It is well known that the construction industry had adjudication imposed on it to cure the ills of poor cash flow and long adversarial disputes. Its intentions were honourable – to return shareholder value and improve the industry's standing with the City.
The suggestion has been made, however, that the rough justice dispensed by adjudication is bankrupting the industry. I suspect that the act is only exposing some of the truths of the industry, but in a stark and brutal way.
The industry is now effectively paying the price for the cure that the act was supposed to deliver. That price may, however, be higher than it really needs to be.
For example, the act limits parties’ contractual freedom to a degree by requiring them to have a compliant adjudication system and to follow certain procedures in relation to payment. However, the act still leaves parties with a lot of room for manoeuvre, and this does create unnecessary costs for the industry.
First, the proliferation of different adjudication systems involves parties and their advisers in a certain amount of time and cost in familiarising themselves with their provisions. They may also distribute these costs in an apparently unfair way.
This was reinforced recently by the decision in Bridgeway vs Tolent. In this case, the contract contained a clause requiring that the party that brought an adjudication would have to bear all the costs of so doing. When this was tested, the judge ruled that there was nothing to stop the parties agreeing further terms to those required by the act, even if they did look “a bit unfair”.
The simple way to loosen the link between adjudication and insolvency is to limit parties’ rights to modify adjudication rules or to impose the scheme for all adjudications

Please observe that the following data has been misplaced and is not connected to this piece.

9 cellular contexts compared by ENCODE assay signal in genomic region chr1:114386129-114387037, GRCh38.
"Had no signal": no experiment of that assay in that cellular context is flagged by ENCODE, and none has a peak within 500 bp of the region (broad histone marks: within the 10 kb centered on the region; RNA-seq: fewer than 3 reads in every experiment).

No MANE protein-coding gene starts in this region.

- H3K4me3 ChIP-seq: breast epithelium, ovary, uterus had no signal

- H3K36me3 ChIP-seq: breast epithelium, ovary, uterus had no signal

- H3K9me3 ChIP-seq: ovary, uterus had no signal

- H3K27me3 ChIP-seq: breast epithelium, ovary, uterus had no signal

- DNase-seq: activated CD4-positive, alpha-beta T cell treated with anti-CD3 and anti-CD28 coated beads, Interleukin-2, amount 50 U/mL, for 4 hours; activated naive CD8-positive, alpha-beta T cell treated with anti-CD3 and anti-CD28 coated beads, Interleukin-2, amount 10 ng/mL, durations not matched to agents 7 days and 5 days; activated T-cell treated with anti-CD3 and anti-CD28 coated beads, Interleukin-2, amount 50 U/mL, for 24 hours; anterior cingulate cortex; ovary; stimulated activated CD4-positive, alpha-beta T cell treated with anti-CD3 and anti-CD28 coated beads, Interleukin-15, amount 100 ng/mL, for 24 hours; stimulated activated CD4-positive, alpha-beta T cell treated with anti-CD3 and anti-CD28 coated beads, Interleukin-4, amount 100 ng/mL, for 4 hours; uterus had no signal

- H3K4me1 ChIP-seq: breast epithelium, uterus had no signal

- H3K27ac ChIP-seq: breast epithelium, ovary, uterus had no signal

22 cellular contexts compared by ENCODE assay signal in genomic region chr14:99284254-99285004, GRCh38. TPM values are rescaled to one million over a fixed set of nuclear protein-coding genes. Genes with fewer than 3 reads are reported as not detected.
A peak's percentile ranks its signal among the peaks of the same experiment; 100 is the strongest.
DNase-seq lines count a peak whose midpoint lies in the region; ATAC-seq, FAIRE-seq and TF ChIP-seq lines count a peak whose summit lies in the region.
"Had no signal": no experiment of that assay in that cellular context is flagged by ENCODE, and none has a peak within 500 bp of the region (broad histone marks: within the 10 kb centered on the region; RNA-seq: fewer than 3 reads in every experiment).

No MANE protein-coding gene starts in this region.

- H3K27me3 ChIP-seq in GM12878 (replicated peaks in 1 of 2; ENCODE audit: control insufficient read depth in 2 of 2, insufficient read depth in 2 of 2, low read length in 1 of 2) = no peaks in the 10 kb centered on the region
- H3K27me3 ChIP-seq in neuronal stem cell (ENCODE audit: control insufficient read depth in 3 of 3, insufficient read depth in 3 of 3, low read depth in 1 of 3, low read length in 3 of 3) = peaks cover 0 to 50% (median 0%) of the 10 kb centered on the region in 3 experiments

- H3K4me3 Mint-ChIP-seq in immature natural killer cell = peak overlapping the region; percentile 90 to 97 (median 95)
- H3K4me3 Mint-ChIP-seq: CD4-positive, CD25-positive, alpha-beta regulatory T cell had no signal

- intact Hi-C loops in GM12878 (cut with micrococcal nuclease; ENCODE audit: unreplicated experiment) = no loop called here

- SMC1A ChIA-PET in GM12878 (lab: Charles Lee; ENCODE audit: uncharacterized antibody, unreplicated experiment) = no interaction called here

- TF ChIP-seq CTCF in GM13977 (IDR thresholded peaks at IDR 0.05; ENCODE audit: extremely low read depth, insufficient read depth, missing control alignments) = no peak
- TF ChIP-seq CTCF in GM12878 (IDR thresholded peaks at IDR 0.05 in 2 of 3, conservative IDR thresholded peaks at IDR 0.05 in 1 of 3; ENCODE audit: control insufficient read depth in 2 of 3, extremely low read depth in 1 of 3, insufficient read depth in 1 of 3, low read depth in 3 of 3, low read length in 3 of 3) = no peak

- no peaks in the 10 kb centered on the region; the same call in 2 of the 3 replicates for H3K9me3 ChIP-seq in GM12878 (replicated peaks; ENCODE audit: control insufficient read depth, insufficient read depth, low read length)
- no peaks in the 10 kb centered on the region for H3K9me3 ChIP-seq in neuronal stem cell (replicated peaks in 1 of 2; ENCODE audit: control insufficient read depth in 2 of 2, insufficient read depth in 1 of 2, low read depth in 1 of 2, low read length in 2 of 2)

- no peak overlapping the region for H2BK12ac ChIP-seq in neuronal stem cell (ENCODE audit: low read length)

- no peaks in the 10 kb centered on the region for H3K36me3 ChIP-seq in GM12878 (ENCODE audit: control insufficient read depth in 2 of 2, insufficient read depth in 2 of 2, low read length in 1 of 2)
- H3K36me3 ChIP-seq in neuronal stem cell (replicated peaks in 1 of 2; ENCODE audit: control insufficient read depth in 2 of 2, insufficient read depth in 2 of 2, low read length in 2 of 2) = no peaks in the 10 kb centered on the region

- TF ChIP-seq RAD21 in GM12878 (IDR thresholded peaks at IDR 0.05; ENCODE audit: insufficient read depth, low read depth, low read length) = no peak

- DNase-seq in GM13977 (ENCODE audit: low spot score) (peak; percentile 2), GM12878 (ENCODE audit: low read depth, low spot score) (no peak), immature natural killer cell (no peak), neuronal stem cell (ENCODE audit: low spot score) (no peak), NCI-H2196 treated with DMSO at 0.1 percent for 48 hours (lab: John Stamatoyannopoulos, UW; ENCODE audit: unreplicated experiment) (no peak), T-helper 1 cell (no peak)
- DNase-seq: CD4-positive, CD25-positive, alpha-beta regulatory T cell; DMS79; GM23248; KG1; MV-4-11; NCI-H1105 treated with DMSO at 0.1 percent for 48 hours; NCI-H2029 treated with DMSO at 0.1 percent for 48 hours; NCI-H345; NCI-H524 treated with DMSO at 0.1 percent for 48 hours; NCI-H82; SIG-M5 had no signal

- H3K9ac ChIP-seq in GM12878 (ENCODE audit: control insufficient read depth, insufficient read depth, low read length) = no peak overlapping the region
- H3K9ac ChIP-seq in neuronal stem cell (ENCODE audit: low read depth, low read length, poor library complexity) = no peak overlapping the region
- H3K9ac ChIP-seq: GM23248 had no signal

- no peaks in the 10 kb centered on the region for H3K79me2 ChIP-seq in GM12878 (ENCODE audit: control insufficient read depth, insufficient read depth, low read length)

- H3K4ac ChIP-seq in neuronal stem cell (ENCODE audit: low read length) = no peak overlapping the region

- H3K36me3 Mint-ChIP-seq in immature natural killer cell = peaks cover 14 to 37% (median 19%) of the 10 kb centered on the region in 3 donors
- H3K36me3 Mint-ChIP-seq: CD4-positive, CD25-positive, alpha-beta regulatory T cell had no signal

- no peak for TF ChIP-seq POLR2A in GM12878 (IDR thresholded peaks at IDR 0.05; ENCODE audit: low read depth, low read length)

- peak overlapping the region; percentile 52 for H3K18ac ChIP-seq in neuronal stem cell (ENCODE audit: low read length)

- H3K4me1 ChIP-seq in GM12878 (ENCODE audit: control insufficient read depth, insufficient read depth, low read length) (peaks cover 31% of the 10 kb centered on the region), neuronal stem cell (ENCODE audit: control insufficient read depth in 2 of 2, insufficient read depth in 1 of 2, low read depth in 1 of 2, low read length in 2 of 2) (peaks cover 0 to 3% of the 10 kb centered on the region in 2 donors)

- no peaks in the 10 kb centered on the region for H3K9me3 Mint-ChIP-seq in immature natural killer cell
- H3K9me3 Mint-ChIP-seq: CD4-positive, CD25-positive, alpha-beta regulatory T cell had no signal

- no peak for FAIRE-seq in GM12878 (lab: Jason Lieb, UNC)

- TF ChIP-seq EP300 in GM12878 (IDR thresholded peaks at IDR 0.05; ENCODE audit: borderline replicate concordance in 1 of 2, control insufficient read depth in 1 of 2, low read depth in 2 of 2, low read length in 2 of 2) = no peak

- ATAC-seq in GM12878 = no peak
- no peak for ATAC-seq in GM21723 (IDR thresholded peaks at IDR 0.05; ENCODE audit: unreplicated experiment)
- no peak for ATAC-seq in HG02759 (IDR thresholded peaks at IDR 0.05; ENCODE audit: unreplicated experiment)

Second, the amendment of adjudication provisions gives rise to more court cases, as was the case with Bridgeway. Although court decisions have been useful in providing guidance to parties, the number of different rules and systems means that it will take a long time before all contentious issues have been aired and decided. These grey areas in the law will encourage parties to take a point to court, especially when they are facing insolvency and feel they have nothing to lose.
One argument in favour of against allowing different adjudication rules is that they are analogous to amended and bespoke contracts: not ideal, perhaps, but a recognition that parties may have particular needs not catered for in the standard forms.
However, whereas a party engaging another to construct a building may have a legitimate interest in the contract terms for the construction, can the same really be said in relation to a dispute resolution mechanism?
For instance, parties to litigation do not have the option of agreeing what rules of the court will or will not apply – or with what modifications. Even the options in the Arbitration Act are limited in scope, and arbitration is supposed to be a process based on consensus.
The result of these extra costs is an increased risk of insolvency. Perhaps we must expect insolvency to be a feature of reported cases: a system designed to improve cash flow is always likely to be a bedfellow of insolvency. And it may be those parties that do not adapt to the impact of adjudication on cash flow who will be among the first to fail financially.
It will take time for parties to realise that holding back funds for long periods while a case is fought out in court or arbitration is no longer practically possible. In this way, adjudication has aided cash flow – but only if the paying party has the funds to meet a decision. In this context, requiring the provision of a bond prior to compliance with an adjudicator’s decision is unlikely to aid cash flow.
James Bessey is a partner at Hammond Suddards Edge, Birmingham. He can be contacted on 0121-214 1869